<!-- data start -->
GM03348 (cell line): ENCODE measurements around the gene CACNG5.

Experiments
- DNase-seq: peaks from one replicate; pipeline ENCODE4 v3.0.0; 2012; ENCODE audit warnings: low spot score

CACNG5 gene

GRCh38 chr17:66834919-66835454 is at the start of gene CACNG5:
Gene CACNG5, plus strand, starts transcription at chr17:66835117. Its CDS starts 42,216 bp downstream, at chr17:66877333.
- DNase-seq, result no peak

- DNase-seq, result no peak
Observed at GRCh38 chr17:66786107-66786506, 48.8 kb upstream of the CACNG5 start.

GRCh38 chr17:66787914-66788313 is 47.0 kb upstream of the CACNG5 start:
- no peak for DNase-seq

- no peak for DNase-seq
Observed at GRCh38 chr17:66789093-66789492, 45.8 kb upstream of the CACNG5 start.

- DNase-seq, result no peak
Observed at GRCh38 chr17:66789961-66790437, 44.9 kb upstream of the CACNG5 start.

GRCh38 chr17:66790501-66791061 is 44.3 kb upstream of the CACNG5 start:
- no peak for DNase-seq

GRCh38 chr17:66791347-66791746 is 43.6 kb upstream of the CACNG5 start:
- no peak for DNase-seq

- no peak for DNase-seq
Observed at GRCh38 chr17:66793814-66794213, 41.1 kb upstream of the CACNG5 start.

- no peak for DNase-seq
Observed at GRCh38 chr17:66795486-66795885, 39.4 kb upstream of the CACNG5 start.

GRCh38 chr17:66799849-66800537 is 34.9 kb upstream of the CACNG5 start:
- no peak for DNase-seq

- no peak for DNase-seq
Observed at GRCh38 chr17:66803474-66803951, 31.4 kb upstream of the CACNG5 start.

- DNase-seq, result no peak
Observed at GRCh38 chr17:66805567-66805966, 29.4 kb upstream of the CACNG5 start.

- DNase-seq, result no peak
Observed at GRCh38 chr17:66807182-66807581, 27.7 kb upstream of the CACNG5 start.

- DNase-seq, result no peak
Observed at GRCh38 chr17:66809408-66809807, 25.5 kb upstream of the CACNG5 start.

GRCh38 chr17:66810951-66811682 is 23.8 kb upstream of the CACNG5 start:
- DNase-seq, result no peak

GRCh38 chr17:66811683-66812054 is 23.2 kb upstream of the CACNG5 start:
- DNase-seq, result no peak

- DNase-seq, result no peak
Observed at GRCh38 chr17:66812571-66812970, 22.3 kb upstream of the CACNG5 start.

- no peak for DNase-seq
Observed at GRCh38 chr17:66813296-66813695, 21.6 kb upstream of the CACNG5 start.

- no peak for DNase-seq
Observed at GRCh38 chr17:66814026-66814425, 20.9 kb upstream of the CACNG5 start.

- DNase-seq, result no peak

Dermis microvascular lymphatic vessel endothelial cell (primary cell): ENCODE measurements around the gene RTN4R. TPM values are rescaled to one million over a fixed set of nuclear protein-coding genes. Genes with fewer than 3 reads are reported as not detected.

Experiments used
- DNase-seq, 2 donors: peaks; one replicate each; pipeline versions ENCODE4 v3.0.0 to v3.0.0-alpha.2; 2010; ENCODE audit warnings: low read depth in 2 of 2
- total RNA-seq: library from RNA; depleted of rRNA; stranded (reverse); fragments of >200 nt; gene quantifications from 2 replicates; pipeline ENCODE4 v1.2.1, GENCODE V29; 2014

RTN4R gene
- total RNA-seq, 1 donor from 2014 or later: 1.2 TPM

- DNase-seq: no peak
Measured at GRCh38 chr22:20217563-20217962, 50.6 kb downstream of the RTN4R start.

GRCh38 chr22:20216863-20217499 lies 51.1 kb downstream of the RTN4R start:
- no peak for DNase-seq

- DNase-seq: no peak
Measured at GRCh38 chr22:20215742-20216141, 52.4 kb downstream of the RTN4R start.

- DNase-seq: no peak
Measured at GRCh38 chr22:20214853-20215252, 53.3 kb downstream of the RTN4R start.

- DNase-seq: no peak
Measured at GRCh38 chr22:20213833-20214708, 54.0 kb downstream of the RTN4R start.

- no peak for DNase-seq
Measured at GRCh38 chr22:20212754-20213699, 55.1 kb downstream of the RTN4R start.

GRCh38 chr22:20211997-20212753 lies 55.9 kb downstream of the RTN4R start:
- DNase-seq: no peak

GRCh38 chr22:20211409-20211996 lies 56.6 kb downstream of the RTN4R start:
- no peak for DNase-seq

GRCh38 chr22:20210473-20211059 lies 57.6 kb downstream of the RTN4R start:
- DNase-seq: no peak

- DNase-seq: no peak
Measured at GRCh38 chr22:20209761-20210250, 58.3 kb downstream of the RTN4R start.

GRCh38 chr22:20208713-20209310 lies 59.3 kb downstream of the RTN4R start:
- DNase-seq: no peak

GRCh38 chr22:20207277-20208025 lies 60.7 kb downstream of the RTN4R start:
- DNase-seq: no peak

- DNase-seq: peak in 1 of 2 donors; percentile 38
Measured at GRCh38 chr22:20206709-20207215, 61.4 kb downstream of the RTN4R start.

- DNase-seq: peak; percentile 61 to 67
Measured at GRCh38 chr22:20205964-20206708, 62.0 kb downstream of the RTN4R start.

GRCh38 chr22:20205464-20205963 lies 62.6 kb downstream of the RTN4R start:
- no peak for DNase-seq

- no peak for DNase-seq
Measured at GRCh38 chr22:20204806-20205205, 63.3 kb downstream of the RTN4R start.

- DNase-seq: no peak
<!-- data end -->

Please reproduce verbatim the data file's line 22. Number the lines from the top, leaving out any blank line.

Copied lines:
- no peak for DNase-seq